The original, Apollo mission Speedmasters used Hesalite crystals rather than the higher-end sapphire. This was because the material is more flexible, scratches rather than breaks and was more fitting to go through the rigours of space travel. Today it’s still the iconic finishing touch to the Moonwatch Professional and is, on the new models, available with either a steel bracelet or nylon strap. These being the most faithful in the collection, they also have solid casebacks stamped with the iconic seahorse logo.
Generally a better material than Hesalite, sapphire is harder, more scratch resistant and will last better. It’s not the original of course, but then are you actually taking your shiny new Speedmaster into space? The biggest benefit though is that the Sapphire versions come with an exhibition caseback, giving a great view of the very, very pretty movement. This version is split between a steel on steel version and one with a leather strap. There is a premium on the sapphire versions, but that’s to be expected, given it’s a pricier material.
To round off the collection, there are also two gold models: one in Sedna gold (Omega’s in-house take on rose) with a black dial and rose gold indexes and the other in Canopus gold (white gold) with a silvered dial and black indexes. These models use the exact same case shape and movement as the steel models, but priced at £29,840 and £38,830 respectively, they’re not exactly ‘professional’ watches. They are, however, stunning. To see the differences between the models for yourself, check out our quick reference guide.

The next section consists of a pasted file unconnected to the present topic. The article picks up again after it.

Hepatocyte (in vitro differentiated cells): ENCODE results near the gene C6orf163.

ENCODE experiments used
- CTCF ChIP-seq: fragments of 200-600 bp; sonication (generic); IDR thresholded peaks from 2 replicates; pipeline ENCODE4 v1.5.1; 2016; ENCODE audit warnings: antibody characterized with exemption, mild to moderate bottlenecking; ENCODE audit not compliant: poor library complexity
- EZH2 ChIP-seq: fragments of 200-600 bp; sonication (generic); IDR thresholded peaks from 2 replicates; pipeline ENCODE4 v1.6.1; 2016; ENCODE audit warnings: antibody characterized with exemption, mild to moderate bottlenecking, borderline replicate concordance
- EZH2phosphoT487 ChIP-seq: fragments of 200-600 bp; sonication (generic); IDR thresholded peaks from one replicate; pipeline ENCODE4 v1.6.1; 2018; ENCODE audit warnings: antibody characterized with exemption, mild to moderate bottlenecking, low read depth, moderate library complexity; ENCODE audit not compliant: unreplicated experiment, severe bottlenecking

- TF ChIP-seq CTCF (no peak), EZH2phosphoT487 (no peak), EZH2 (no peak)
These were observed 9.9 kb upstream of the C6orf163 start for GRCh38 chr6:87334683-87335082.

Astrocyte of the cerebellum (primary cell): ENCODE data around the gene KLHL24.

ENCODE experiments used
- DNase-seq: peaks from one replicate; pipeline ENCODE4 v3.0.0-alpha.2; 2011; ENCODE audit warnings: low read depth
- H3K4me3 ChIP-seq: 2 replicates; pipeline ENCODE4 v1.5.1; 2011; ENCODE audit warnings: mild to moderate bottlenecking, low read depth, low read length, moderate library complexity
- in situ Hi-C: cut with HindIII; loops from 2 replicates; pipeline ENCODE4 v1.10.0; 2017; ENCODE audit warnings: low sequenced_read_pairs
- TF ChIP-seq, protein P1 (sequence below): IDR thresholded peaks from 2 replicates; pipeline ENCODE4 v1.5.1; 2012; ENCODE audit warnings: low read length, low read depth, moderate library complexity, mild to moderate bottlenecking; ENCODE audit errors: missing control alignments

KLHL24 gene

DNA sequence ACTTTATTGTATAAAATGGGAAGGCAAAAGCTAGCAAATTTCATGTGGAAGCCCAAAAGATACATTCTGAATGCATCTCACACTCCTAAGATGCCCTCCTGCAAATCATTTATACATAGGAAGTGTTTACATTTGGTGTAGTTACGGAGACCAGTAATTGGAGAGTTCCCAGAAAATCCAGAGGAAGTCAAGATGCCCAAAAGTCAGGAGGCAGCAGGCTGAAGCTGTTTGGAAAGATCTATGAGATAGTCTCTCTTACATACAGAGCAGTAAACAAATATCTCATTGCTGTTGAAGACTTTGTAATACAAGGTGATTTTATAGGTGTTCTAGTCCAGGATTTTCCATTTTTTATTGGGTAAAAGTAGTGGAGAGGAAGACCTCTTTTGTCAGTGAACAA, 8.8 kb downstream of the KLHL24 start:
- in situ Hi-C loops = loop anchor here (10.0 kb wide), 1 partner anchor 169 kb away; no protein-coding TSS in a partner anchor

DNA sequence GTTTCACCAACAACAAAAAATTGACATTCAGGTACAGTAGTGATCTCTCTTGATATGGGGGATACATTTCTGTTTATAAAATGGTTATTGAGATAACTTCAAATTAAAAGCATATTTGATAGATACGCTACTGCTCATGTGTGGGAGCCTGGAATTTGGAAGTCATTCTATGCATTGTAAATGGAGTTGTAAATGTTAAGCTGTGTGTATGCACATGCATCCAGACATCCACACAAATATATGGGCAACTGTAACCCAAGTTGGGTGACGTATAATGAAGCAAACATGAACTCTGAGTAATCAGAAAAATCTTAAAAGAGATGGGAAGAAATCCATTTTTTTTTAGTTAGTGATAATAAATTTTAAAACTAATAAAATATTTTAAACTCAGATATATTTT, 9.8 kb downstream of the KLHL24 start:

Model: Omega Moonwatch Professional Master Chronometer
Ref: 310.30.42.50.01.001 (black dial, steel bracelet)
310.32.42.50.01.001 (black dial, nylon fabric strap)
310.30.42.50.01.002 (black dial, steel bracelet)
310.32.42.50.01.002 (black dial, leather strap)
310.60.42.50.01.001 (Sedna™ gold on Sedna™ gold bracelet)
310.63.42.50.01.001 (Sedna™ gold on leather strap)
310.60.42.50.02.001 (Canopus Gold™ on Canopus Gold™ bracelet)
310.63.42.50.02.001 (Canopus Gold™ on leather strap)
Case/Dial: 42mm diameter, stainless steel, 18k Sedna gold or 18k Canopus gold
Water Resistance: 50m (5 bar)
Movement: In-house Calibre 3861, hand-wound chronograph, Master Chronometer certified, 26 jewels
Frequency: 21,600 vph (3 Hz)
Power Reserve: 50h
Functions: Hours, minutes, tri-counter chronograph
Strap: Steel, Sedna™ gold or Canopus Gold™ bracelet, leather or nylon fabric
Price/Availability: £5,100 (black dial, nylon fabric strap)
£5,370 (black dial, steel bracelet)
£5,840 (black dial, leather strap)
£6,120 (black dial, steel bracelet)
£21,130 (Sedna™ gold on leather strap)
£26,040 (Canopus Gold™ on leather strap)
£29,840 (Sedna™ gold on Sedna™ gold bracelet)
£38,380 (Canopus Gold™ on Canopus Gold™ bracelet)
More details at Omega.